Review of Extremely Hazardous Chemicals
Date: Oct. 21, 2019
Use of chemicals that present an extremely acute hazard to personnel health and safety, environmental health, or UNR facilities and physical assets beyond that associated with chemicals commonly used in laboratories requires standard operating procedures (SOPs) be developed and followed to ensure that the proposed work will be performed safely.
Vice President for Research and Innovation (VPRI); Environmental Health and Safety (EH&S) Department
This policy applies to chemicals and procedures identified in this policy as extremely hazardous and other chemicals that meet listed criteria as extremely hazardous when they are used in UNR laboratory facilities or when UNR employees or students are directly involved in handling of such chemicals. This policy also applies to chemicals not identified in this policy as extremely hazardous or which don’t meet listed criteria as extremely hazardous, but which the laboratory supervisor judges to be at a hazard level similar to chemicals and procedures listed in this policy.
Health and safety regulations and the UNR Chemical Hygiene Plan require development of written health and SOPs that address the use of hazardous chemicals in laboratories. At UNR, use of radioactive materials and biological agents also requires development of SOPs, and additionally, work involving these materials must be reviewed by an independent UNR safety committee.
Although there are hazards associated with almost all laboratory chemicals, some are considered extremely hazardous due to acute toxicity, chemical reactivity, or instability. Such chemicals require special techniques and control measures in order to handle them within an acceptable level of risk, and analogous to radioactive materials and biological agents, an independent review of planned work is justified.
Chemicals which are judged to be extremely hazardous and justify independent review of planned work are listed in Appendix I. For work involving these chemicals a SOP must be submitted to EH&S.
29 CFR 1910.1450, Occupational Exposure to Hazardous Chemicals in Laboratories
Explosive Chemical: Any chemical compound or mixture that, when subjected to heat, impact, friction, detonation, or other suitable initiation, undergoes rapid chemical change, evolving large volumes of highly heated gases that exert pressure on the surrounding medium. A list of functional groups commonly found in explosive chemicals is provided in Appendix II to assist in identifying explosive chemicals.
Pyrophoric chemical: Any chemical compound, element, mixture, or solution that ignites spontaneously on exposure to air. A list of common classes of pyrophoric chemicals is provided in Appendix II to assist in identifying pyrophoric chemicals.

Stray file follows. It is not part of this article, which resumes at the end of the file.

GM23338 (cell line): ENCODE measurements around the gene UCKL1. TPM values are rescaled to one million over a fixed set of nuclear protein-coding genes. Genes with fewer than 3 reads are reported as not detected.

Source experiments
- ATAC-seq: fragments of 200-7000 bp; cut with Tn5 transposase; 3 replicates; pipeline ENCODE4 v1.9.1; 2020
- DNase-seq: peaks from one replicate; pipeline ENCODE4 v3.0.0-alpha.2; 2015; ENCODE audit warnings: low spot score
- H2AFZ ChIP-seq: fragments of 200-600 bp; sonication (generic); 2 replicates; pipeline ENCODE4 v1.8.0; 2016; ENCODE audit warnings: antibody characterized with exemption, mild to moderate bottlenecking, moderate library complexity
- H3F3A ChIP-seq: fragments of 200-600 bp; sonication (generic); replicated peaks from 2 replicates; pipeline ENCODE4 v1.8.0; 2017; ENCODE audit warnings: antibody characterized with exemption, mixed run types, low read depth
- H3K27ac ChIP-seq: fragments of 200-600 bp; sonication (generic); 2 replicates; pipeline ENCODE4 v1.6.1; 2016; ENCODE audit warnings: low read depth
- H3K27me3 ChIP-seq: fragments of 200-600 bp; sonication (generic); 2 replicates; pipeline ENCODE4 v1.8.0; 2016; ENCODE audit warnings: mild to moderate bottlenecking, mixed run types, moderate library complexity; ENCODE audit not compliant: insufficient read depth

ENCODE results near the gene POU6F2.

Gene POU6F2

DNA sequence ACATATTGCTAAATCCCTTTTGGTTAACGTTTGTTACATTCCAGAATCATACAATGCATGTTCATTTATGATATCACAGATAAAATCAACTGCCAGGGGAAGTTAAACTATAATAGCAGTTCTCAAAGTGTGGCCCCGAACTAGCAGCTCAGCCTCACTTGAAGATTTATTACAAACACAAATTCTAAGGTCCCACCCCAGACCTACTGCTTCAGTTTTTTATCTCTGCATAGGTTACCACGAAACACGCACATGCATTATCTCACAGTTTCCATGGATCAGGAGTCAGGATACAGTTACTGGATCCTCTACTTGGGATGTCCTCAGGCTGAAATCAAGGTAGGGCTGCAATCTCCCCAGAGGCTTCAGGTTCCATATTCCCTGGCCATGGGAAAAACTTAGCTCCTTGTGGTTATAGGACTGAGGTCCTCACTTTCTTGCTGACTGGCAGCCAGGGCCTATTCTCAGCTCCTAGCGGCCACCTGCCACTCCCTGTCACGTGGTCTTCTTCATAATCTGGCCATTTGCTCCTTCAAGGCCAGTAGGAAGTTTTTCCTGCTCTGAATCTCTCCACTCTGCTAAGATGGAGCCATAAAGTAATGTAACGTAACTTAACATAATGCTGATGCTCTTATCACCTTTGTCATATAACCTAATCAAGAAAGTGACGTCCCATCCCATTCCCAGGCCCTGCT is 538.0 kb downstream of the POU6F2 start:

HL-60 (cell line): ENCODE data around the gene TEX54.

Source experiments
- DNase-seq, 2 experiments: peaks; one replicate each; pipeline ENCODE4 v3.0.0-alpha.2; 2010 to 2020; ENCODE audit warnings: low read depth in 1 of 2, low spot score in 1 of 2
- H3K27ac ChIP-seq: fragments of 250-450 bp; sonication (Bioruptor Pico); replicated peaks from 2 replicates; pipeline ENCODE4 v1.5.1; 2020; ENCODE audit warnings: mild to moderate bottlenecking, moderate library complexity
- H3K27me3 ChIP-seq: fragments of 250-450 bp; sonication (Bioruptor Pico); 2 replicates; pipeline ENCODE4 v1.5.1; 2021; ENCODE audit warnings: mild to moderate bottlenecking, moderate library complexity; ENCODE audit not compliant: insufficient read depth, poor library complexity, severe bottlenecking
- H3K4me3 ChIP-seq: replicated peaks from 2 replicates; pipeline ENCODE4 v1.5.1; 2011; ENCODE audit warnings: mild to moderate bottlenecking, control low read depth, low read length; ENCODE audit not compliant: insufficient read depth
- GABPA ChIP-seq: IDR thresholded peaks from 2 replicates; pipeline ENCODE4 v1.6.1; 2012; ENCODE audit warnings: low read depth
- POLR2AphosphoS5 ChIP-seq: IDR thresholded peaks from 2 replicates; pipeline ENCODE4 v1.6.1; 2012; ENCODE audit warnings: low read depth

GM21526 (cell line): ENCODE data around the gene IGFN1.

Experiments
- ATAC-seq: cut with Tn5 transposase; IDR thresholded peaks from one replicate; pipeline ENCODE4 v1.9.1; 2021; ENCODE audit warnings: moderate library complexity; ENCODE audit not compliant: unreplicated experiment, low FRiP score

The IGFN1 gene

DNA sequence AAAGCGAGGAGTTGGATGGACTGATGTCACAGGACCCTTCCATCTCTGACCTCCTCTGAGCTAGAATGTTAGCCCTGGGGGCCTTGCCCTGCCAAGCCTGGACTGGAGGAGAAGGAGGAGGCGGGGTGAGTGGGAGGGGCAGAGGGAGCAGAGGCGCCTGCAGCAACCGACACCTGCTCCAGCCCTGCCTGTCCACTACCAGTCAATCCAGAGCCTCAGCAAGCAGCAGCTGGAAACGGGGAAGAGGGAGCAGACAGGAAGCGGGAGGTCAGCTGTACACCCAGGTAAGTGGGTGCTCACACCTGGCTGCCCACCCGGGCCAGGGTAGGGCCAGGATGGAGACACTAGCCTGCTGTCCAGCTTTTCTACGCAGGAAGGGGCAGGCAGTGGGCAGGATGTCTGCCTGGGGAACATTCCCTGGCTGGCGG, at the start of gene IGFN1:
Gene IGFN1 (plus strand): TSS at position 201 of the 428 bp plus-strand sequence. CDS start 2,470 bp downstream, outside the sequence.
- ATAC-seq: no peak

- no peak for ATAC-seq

LC50: the concentration of a chemical in air that on the basis of laboratory tests (via respiratory route) is expected to kill 50% of a group of test animals (rodents, generally rats) when administered as a single, one hour exposure.
LCLo: the lowest concentration of a chemical in air reported to have caused death.
LD50: the single dose of a chemical that causes death of 50% of an animal population from exposure to the chemical by any route other than inhalation (route must be specified).
LDLo: the lowest dose of a chemical introduced by any route other than inhalation, reported to have caused death.
Deans, Department Chairs, and Directors
Ensure that laboratory supervisors are aware of the responsibilities and procedures contained in this policy, and provide administrative enforcement of this policy.
Identify chemicals or chemical procedures considered to be extremely hazardous as outlined in this policy prior to acquisition of chemicals or initiation of procedures, as required by this policy.
Ensure that SOPs covering all chemicals and procedures listed in Appendix I that are either used by personnel for which they have supervisory responsibility, or which are stored in facilities for which they are responsible, are submitted to EH&S as described in the “Procedures” section of this policy.
Approve all SOPs that apply to chemicals used by personnel for which they have supervisory responsibility or which are stored in facilities for which they are responsible.
Address safety deficiencies identified by the Laboratory Safety Committee (LSC) or EH&S by implementing recommended changes or providing justification as to why the changes are not needed.
Take all reasonable measures to ensure compliance with the requirements and procedures included in submitted SOPs.
Ensure that all personnel who use or may be exposed to chemicals covered by this policy are adequately trained with regards to hazards, safe work procedures, personal protective equipment and other safety equipment, and incident response procedures, and that such training is documented.
Environmental Health & Safety Department
Provide management of the SOP review process, to include submittal, committee review, and records management.
As requested, provide assistance to laboratory supervisors in identifying chemicals and procedures covered by this policy, completing SOPs, and other assistance related to health and safety issues associated with these chemicals and procedures.
Review operations covered by SOPs on a periodic basis to ensure compliance with the specified requirements and procedures. Deviations should be brought to the attention of the laboratory supervisor. Issues of significant risk or which cannot be resolved directly with the laboratory supervisor should be reported to the LSC.
Laboratory Safety Committee
As requested by EH&S, review submitted SOPs in a timely manner and communicate recommendations to address safety deficiencies to the responsible laboratory supervisor.
Provide administrative oversight of safety issues associated with chemicals and procedures covered by this policy. Major issues of non-compliance with this policy should be reported to VPRI. Recommendations for resolution and administrative action may be included in such reports.